USD/CAD Loonie Touches 11 Year Lows Driven by Oil Drop

Fed Anxiety and the Drop in Energy Prices Push USD/CAD Above 1.3770

The week when the U.S. Federal Reserve is expected to raise interest rates started with high volatility as oil prices have moved 5 percent from daily high to low. Prices in West Texas and Brent dropped to $34.40 and $36.40 respectively. The fall in energy prices applied downward pressure to the CAD who depreciated versus the USD.

The overproduction in crude as the OPEC and non OPEC members engage in a price war has been a boon for consumers as the price of gasoline is lower, but it has jeopardize the fate of nations that depend on energy exports to balance their budget. The USD/CAD pair touched a high of 1.3780 in the last 24 hours as the price of energy plummeted. Seeking a bargain hedge funds and other commodity buyers jumped back in to leave crude flat, which also boosted the CAD to appreciate and trade at 1.3736 at time of writing.

Canadian Finance Minister Warns of Weaker Currency

Canadian Finance Minister Bill Morneau spoke in Toronto at noon today to an audience of business people. The main take away from his speech is the forecast of future weakness of the loonie given the reliance on commodity exports, and the expected softness of raw material prices next year. There was optimism regarding trade with the United States, but China and Europe are question marks that could have a negative impact on the Canadian economy.

Canadian household debt numbers were released at 8:30 am rising to a new high as borrowing continues to grow. The Bank of Canada (BoC) and the Canadian government have issued warnings given the biggest increase has been on the real estate debt as low interest rates have made borrowing cheaper, but at the same time fuelled a continued house price increase. The Finance Minister announced a change in the down payment needed for properties above $500,000 from 5 percent to 10. The new down payment rules take effect next year and will only apply to the amount above $500,000. Household debt to personal income ratios are now 163.7 percent in Canada, up from 162.7 percent in July to September.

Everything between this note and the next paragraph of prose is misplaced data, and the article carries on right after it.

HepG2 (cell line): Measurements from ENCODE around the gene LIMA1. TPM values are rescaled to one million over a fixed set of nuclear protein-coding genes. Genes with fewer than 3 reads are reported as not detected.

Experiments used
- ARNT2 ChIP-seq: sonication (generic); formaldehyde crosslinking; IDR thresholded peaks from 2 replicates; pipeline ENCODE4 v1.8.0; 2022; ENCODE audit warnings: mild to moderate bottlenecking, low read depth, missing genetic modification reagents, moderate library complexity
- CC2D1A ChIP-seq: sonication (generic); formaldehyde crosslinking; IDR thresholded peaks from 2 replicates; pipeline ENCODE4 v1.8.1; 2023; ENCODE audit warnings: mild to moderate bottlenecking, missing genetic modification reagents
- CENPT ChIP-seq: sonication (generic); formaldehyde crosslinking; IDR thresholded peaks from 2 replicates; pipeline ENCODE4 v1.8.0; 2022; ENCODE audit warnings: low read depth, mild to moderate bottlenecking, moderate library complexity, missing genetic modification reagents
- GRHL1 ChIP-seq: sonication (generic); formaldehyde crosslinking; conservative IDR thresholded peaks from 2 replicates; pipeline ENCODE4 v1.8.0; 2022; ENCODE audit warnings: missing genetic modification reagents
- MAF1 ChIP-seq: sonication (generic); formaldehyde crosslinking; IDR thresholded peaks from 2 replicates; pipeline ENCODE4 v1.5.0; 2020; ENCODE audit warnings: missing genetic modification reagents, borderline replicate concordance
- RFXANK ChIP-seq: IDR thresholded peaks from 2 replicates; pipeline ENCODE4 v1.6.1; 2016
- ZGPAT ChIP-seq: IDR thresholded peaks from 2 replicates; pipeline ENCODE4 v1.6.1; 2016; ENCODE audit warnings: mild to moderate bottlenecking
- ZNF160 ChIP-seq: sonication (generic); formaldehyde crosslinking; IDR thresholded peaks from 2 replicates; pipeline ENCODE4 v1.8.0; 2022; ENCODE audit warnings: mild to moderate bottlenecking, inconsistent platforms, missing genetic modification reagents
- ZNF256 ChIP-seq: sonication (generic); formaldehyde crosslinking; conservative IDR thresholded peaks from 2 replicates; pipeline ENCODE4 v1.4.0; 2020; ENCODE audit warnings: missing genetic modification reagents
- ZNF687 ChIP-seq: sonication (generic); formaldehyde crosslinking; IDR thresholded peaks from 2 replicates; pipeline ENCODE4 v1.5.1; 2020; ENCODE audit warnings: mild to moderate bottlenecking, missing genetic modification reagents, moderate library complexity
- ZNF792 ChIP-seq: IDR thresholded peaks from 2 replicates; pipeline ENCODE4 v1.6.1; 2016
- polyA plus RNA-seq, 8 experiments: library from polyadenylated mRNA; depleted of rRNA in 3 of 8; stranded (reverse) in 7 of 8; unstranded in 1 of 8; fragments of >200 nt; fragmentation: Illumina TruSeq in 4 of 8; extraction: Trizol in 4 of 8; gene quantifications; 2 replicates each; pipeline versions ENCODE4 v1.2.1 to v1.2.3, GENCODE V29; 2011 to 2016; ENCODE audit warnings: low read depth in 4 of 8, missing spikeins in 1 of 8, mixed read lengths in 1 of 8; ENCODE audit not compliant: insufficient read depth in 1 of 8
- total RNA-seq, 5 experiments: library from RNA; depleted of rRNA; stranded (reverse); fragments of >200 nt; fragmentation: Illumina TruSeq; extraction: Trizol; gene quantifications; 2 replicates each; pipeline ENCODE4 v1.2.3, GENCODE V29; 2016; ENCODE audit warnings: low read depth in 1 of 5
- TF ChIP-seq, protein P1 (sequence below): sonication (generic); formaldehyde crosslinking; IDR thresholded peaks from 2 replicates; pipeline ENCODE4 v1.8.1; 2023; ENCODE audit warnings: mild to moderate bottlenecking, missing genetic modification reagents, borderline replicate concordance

There is a possibility the government will follow up with regulatory changes to try to cool down the housing market but will wait to see the results in the downpayment changes. As winter approaches prices will seasonally slow down which can be considered a win by the government, but with the Fed expected to hike rates on Wednesday although the rate of interest raises is not foreseen to be strong given the precarious state of the U.S. economic recovery can still keep Canadian rates low with the risk of the housing market overheating as prices are still relatively cheap to foreign buyers with credit conditions being favourable.
CAD events to watch this week:

Monday, December 14
7:30 pm AUD Monetary Policy Meeting Minutes
Tuesday, December 15
5:00 am EUR German ZEW Economic Sentiment
8:30 am CAD Manufacturing Sales m/m
8:30 am USD CPI m/m
8:30 am USD Core CPI m/m
11:45 am CAD BOC Gov Poloz Speaks
Wednesday, December 16
2:00 pm USD FOMC Economic Projections
2:00 pm USD FOMC Statement
2:00 pm USD Federal Funds Rate
2:30 pm USD FOMC Press Conference
Thursday, December 17
8:30 am USD Philly Fed Manufacturing Index
8:30 am USD Unemployment Claims

Friday, December 18
8:30 am CAD Core CPI m/m

*All times EST
For a complete list of scheduled events in the forex market visit the MarketPulse Economic Calendar

Alfonso Esparza

Alfonso Esparza

Senior Currency Analyst at Market Pulse
Alfonso Esparza specializes in macro forex strategies for North American and major currency pairs. Upon joining OANDA in 2007, Alfonso Esparza established the MarketPulseFX blog and he has since written extensively about central banks and global economic and political trends. Alfonso has also worked as a professional currency trader focused on North America and emerging markets. He holds a finance degree from the Monterrey Institute of Technology and Higher Education (ITESM) and an MBA with a specialization on financial engineering and marketing from the University of Toronto.
Alfonso Esparza